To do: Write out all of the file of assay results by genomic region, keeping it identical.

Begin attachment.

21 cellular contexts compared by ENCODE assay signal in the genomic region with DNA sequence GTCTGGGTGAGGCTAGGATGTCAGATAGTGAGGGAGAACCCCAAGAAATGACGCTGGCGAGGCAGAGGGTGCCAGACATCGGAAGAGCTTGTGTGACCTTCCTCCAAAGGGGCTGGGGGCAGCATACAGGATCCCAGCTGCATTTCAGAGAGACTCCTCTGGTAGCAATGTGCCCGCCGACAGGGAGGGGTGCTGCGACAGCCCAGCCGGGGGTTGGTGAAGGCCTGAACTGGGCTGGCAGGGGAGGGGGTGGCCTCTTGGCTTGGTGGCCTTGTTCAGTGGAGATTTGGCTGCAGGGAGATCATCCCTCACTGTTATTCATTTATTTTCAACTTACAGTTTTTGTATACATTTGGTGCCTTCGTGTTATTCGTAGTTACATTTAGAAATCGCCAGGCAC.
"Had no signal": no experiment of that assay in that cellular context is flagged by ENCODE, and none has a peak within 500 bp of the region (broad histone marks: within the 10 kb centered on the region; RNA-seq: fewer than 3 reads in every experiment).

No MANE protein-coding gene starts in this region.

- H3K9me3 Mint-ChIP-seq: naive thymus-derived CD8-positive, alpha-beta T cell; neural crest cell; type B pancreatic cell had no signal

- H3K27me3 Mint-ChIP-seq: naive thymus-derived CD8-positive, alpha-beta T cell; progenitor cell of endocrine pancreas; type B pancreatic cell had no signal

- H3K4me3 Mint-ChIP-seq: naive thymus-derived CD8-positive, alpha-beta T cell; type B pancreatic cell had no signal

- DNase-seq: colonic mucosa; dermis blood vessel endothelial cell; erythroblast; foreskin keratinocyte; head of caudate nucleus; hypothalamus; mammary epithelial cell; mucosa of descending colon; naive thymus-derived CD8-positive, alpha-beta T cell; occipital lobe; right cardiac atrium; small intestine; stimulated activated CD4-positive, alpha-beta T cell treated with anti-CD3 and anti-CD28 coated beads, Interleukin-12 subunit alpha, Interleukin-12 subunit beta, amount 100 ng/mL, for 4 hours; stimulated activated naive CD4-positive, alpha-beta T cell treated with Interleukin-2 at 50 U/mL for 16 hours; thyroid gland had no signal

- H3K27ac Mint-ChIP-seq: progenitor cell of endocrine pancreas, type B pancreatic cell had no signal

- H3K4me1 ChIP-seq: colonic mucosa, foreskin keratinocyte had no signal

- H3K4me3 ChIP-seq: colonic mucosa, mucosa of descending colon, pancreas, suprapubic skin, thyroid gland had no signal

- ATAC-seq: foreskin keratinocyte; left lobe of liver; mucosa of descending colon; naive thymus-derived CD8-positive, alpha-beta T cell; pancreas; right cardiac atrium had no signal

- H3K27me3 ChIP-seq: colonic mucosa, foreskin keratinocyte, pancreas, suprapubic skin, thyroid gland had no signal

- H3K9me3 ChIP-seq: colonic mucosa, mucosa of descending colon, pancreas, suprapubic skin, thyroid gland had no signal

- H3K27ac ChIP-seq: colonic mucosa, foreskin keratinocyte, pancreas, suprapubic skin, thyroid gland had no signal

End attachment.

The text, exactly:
21 cellular contexts compared by ENCODE assay signal in the genomic region with DNA sequence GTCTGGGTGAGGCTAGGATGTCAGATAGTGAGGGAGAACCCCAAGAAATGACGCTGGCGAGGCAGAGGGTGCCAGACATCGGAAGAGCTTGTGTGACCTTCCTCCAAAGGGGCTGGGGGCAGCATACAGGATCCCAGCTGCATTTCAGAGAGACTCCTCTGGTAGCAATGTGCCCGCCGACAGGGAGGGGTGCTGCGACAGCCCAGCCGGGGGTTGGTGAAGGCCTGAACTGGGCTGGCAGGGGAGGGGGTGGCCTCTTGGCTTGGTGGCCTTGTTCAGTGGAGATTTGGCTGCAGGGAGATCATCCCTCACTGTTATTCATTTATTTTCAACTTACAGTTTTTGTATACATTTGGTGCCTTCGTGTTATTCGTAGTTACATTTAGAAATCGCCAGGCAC.
"Had no signal": no experiment of that assay in that cellular context is flagged by ENCODE, and none has a peak within 500 bp of the region (broad histone marks: within the 10 kb centered on the region; RNA-seq: fewer than 3 reads in every experiment).

No MANE protein-coding gene starts in this region.

- H3K9me3 Mint-ChIP-seq: naive thymus-derived CD8-positive, alpha-beta T cell; neural crest cell; type B pancreatic cell had no signal

- H3K27me3 Mint-ChIP-seq: naive thymus-derived CD8-positive, alpha-beta T cell; progenitor cell of endocrine pancreas; type B pancreatic cell had no signal

- H3K4me3 Mint-ChIP-seq: naive thymus-derived CD8-positive, alpha-beta T cell; type B pancreatic cell had no signal

- DNase-seq: colonic mucosa; dermis blood vessel endothelial cell; erythroblast; foreskin keratinocyte; head of caudate nucleus; hypothalamus; mammary epithelial cell; mucosa of descending colon; naive thymus-derived CD8-positive, alpha-beta T cell; occipital lobe; right cardiac atrium; small intestine; stimulated activated CD4-positive, alpha-beta T cell treated with anti-CD3 and anti-CD28 coated beads, Interleukin-12 subunit alpha, Interleukin-12 subunit beta, amount 100 ng/mL, for 4 hours; stimulated activated naive CD4-positive, alpha-beta T cell treated with Interleukin-2 at 50 U/mL for 16 hours; thyroid gland had no signal

- H3K27ac Mint-ChIP-seq: progenitor cell of endocrine pancreas, type B pancreatic cell had no signal

- H3K4me1 ChIP-seq: colonic mucosa, foreskin keratinocyte had no signal

- H3K4me3 ChIP-seq: colonic mucosa, mucosa of descending colon, pancreas, suprapubic skin, thyroid gland had no signal

- ATAC-seq: foreskin keratinocyte; left lobe of liver; mucosa of descending colon; naive thymus-derived CD8-positive, alpha-beta T cell; pancreas; right cardiac atrium had no signal

- H3K27me3 ChIP-seq: colonic mucosa, foreskin keratinocyte, pancreas, suprapubic skin, thyroid gland had no signal

- H3K9me3 ChIP-seq: colonic mucosa, mucosa of descending colon, pancreas, suprapubic skin, thyroid gland had no signal

- H3K27ac ChIP-seq: colonic mucosa, foreskin keratinocyte, pancreas, suprapubic skin, thyroid gland had no signal